Effect of Meditation on Cortical Thickness of the Brain

Scientific evidence suggests that meditation alters the functional and structural plasticity of the brain.  In the milestone study, Sara Lazar, et al. in 2005, demonstrated that meditation increases the cortical thickness of the brain. Since then a large number of studies, mostly with varying sample sizes are conducted to identify the relationship between meditation techniques and development of cortical thickness in different brain areas. The results have been remarkably consistent. There is increasing evidence that  the insula undergoes structural refinement through meditation. Meditation stops insular cortical thinning process.  Insular cortical thinning occurs due to age and depression.   In this article we focus on the impact of meditation on overall cortical thickness of the brain. Advancements in developmental biology, neuroscience, and medical imaging have brought us closer than ever to understand the effect of meditation on brain.

There are several meditation methods, such as Yoga, Om meditation, Zen, mindfulness, breathing awareness, and Samatha. Specially, Om chanting and meditation  has several benefits. The chanting of Om improves the somatic relaxation and the meditation on the meaning of Om increase cognitive relaxation. Special cognitive relaxation of  Om meditation and somatic relaxation of Om chanting improves the cortical characteristics of the brain. Moreover, the practice of Om improve immune competence, especially in older populations who often experience a loss of immune function. Om mantra stabilizes the fight-and-flight response of the amygdala. Which improves the gyrification and cerebral characteristics.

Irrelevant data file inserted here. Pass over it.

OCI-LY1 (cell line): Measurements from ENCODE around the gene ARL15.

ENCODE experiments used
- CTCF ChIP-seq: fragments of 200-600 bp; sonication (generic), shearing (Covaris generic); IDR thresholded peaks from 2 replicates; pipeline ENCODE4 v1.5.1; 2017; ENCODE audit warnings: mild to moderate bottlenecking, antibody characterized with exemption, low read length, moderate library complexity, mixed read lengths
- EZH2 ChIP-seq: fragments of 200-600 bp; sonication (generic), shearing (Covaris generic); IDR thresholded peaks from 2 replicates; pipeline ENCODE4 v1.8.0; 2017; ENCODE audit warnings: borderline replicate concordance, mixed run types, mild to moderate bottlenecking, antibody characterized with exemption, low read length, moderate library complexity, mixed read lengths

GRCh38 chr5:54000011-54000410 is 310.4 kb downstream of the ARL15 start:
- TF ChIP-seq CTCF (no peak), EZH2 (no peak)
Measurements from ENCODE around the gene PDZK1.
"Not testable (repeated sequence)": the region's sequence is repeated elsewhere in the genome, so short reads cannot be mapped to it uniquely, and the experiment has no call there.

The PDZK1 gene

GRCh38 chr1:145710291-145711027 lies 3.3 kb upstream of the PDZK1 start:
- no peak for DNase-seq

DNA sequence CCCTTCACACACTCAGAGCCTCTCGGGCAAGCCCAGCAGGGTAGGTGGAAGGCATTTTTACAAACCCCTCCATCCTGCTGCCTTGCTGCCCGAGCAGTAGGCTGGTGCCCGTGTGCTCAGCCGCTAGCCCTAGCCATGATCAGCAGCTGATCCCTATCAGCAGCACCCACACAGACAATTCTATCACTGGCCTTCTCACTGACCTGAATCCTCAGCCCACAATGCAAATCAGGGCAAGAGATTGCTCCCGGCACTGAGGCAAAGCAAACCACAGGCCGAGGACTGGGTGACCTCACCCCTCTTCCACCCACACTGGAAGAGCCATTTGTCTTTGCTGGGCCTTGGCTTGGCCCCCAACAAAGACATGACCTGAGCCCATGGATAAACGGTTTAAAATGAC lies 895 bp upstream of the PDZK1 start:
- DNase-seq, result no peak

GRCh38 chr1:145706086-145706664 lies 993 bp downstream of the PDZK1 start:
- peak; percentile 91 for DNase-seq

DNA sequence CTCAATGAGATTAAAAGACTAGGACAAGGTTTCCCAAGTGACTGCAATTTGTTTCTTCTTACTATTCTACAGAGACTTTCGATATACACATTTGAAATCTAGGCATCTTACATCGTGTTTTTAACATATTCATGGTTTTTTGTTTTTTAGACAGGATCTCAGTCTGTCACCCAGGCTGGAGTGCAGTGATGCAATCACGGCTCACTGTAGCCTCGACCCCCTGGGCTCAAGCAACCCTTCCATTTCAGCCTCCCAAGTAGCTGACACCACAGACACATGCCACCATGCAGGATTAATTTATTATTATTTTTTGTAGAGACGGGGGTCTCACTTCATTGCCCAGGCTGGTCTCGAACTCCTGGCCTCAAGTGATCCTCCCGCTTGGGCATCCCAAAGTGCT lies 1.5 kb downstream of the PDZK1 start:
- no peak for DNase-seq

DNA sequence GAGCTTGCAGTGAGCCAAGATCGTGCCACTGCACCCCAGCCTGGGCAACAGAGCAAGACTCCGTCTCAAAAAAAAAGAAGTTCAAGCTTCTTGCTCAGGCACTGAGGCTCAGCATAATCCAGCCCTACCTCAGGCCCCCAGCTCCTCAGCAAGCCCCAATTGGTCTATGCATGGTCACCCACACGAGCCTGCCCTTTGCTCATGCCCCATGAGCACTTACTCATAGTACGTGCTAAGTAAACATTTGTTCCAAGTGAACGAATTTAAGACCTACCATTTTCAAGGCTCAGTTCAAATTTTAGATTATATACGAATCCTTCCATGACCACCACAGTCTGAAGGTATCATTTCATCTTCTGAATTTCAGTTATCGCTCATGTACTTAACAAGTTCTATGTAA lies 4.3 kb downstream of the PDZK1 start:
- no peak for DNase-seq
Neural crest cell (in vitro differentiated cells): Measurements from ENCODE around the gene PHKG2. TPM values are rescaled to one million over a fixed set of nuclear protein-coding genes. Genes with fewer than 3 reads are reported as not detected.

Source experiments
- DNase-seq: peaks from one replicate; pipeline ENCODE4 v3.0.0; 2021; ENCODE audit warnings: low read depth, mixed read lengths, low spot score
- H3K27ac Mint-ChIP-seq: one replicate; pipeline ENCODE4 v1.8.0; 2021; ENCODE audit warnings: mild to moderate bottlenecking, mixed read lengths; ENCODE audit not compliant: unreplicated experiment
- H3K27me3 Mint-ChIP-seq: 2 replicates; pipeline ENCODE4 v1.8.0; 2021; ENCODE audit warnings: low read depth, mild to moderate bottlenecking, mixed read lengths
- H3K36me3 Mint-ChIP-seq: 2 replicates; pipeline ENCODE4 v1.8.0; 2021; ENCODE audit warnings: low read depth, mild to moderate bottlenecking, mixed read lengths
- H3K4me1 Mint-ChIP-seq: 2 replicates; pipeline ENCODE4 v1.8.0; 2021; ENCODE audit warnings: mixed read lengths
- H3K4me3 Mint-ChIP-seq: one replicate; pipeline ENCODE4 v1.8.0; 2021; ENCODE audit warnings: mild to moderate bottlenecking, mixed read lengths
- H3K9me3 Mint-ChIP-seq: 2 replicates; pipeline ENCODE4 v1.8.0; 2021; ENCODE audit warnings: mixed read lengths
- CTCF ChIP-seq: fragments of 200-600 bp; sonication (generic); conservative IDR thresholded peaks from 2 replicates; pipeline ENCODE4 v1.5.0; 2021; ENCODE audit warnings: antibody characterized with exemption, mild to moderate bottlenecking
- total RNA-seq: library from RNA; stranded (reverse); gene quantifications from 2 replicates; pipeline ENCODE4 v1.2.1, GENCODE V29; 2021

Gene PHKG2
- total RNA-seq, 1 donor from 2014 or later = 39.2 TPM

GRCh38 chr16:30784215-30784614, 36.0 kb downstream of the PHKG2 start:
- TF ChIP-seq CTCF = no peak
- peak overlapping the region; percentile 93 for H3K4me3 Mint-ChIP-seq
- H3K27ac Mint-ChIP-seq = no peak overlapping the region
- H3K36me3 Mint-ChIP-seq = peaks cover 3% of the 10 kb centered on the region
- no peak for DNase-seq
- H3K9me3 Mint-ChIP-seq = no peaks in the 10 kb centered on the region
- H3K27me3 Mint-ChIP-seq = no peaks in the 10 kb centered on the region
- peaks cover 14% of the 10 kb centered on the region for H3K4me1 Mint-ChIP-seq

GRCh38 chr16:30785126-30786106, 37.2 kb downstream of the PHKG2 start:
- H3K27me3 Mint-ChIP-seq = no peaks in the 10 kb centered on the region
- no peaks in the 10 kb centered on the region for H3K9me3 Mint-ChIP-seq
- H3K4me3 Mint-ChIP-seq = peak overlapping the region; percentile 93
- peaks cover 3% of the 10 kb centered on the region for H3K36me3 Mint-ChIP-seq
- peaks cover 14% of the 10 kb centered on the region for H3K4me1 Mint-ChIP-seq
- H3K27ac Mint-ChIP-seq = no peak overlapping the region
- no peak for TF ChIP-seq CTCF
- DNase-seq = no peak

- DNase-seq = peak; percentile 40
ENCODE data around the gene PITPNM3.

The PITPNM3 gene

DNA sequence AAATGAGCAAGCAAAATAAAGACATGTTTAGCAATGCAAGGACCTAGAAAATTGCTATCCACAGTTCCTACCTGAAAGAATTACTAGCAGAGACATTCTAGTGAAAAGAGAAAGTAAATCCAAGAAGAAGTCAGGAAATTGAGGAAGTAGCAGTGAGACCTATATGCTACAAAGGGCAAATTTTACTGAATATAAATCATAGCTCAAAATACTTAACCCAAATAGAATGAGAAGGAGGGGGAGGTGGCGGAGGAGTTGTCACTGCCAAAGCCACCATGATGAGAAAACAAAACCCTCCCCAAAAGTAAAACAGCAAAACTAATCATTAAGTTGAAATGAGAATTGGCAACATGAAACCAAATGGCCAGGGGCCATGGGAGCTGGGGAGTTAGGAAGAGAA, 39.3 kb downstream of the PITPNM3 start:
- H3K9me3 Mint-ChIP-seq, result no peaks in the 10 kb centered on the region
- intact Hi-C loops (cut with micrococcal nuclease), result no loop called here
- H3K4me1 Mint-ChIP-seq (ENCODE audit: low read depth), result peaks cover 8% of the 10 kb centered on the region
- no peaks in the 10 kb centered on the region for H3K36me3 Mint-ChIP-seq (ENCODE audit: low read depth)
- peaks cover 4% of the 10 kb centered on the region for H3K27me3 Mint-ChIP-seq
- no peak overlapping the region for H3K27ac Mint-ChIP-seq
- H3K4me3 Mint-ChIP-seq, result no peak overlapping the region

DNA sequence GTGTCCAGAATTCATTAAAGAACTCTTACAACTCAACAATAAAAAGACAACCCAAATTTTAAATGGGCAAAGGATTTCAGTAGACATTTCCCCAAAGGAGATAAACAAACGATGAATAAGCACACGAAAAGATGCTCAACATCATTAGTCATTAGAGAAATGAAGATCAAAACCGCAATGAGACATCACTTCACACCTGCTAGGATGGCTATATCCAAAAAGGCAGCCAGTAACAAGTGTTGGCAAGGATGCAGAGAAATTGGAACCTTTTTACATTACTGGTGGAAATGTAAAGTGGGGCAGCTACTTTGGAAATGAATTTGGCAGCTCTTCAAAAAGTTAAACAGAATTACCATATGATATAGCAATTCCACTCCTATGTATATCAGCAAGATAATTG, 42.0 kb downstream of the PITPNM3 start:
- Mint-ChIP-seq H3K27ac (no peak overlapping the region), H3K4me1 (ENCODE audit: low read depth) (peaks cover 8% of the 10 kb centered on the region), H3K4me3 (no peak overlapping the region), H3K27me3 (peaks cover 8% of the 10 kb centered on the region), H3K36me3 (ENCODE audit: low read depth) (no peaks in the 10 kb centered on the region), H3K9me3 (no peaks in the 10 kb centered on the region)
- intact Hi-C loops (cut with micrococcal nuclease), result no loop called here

Buddha

Buddha

To study the effect of meditation on brain structure there are three measures; cortical thickness, gray matter volume and gyrification. Gyrification is the measure of the pattern and degree of cortical folding. It is an important cerebral characteristic related to the geometry of the brain’s surface. In this article we will focus on cortical thickness.

Cortical Thickness of Human Brain

Cortical thickness is the measure of the thickness of the cerebral cortex. It varies considerably between cortical areas.The cerebral cortex is the brain’s outer layer of neural tissue in humans and other mammals. The cerebral cortex plays a key role in memory, attention, perceptual awareness, thought, language, and consciousness. In human the cerebral cortex is folded, giving a much greater surface area in the confined volume of the skull. With a faster growing outer surface layer and slower growing inner core – drives the formation of cortical folds. Normally, as people age, they have fewer folds in their brains. A fold or ridge in the cortex is termed a gyrus (plural gyri) and a groove or fissure is termed a sulcus (plural sulci). In the human brain more than two-thirds of the cerebral cortex is buried in the sulci.

Cortical ThicknessThe neurons of the cerebral cortex are grouped into six main layers, from outside (pial gray matter surface) to inside (white matter). The cortical layers are not simply stacked one over the other; there exists characteristic connections between different layers and neuronal types, which span all the thickness of the cortex. Typical values of cortical thickness in adult humans are between 1.5 and 3 mm and during aging, a decrease on the order of about 10 μm per year can be observed. After the age of forty, the human brain decreases by approximately five percent every decade.

Developments in computational neuroanatomy have now made possible MRI-based quantification of cortical thickness. MRI-based cortical thickness quantification follows cortical folding patterns and captures the distance between white matter surface and pial gray matter surface.

Gray Matter Volume verses Cortical Thickness